Hire a business pro
During my lunch today I read the April/May 2018 copy of your magazine (along with Harvard Business Review) and enjoyed just about all of it. One article was of particular interest: “The Goldilocks Concept.” I enthusiastically read and silently cheered on lines in the article such as “A hybrid model, in which we have expert veterinary leadership coupled with great business acumen ….” I thought this was exactly what the veterinarian owner/practice manager relationship was all about.
However, the article then went on to suggest that veterinarians could “easily” acquire strong business and leadership skills since they had “mastered” organic chemistry and physics. While I have the utmost respect for the education that a veterinary student must endure, I do not believe all veterinarians have the skills needed to be exceptional business people, managers and leaders. What’s more is I do not think they can be full-time veterinarians and full-time business managers and do both well.
The article completely failed to mention that if independent practices had seated the right people as business leaders within their practices years ago, not only would those hospitals have been more successful but the corporate model would have gone up against an already strong business model, not a fragmented, flailing one.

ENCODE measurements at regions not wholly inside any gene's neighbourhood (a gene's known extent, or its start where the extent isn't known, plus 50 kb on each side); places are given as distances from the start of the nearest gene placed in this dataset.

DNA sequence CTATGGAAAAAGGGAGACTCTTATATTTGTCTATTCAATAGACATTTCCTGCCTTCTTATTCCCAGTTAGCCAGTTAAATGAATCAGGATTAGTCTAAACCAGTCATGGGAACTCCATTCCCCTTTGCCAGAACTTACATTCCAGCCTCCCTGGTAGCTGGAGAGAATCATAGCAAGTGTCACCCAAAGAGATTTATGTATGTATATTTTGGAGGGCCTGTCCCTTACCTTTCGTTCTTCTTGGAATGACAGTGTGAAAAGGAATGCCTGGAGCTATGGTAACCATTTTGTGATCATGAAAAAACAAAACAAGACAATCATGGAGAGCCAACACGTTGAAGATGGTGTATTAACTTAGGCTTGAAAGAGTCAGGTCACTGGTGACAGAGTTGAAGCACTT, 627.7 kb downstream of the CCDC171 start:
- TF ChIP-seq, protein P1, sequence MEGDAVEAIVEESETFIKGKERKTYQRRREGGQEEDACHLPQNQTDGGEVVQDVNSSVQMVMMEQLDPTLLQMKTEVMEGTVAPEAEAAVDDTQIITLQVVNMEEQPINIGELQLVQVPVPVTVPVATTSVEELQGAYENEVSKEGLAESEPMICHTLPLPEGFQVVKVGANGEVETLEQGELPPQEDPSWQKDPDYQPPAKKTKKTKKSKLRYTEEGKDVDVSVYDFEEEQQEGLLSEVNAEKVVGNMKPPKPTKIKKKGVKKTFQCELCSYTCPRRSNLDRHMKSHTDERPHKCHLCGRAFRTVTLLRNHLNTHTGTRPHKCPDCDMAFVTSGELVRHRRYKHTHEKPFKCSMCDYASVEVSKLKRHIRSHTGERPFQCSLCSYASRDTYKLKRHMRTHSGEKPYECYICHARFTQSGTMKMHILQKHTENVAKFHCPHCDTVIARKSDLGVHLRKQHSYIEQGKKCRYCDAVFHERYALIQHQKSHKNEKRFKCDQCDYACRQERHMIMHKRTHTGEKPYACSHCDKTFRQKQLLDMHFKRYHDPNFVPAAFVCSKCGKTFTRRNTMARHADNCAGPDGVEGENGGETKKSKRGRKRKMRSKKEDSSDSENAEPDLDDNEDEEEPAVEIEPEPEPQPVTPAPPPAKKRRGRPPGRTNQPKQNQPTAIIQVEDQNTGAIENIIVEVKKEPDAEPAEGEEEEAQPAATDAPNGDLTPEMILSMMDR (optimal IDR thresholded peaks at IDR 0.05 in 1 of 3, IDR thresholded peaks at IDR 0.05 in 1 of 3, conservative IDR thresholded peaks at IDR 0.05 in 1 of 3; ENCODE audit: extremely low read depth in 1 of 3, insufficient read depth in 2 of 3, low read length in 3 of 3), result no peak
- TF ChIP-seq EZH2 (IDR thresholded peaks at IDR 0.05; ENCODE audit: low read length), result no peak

Today’s hospital managers are highly educated, highly credentialed professionals who have skills that some veterinarians simply do not have, will not have and cannot learn regardless of how they did in physics and organic chemistry.
All those associate vets uninterested in ownership — well, they are uninterested because they don’t have this business acumen or the desire to even attempt to acquire it. They want to practice medicine and have a life outside of practicing medicine. Every time I get the chance, my advice to third- and fourth-year vet students when they ask me how they can have this is simple: Find yourself a great practice manager, have a trusting, transparent relationship with them and allow them to be exceptional managers while you are an exceptional vet.
The perfect hybrid is one with an owner-veterinarian who establishes exceptional veterinary medical protocol, has a basic understanding of business, has a clear vision of the practice goals and has a strong practice manager to help facilitate that vision.
Adrienne Simmons-Turner is practice manager at Rice Village Animal Hospital in Houston.
Today’s Veterinary Business provides a forum for readers to comment on anything in this journal and on any topic relevant to the business of veterinary medicine. We welcome letters of 600 words or less — the shorter, the better. Please email submissions to editor Ken Niedziela at [email protected]. Include your name, professional degrees and credentials, workplace or city of residence, and contact information.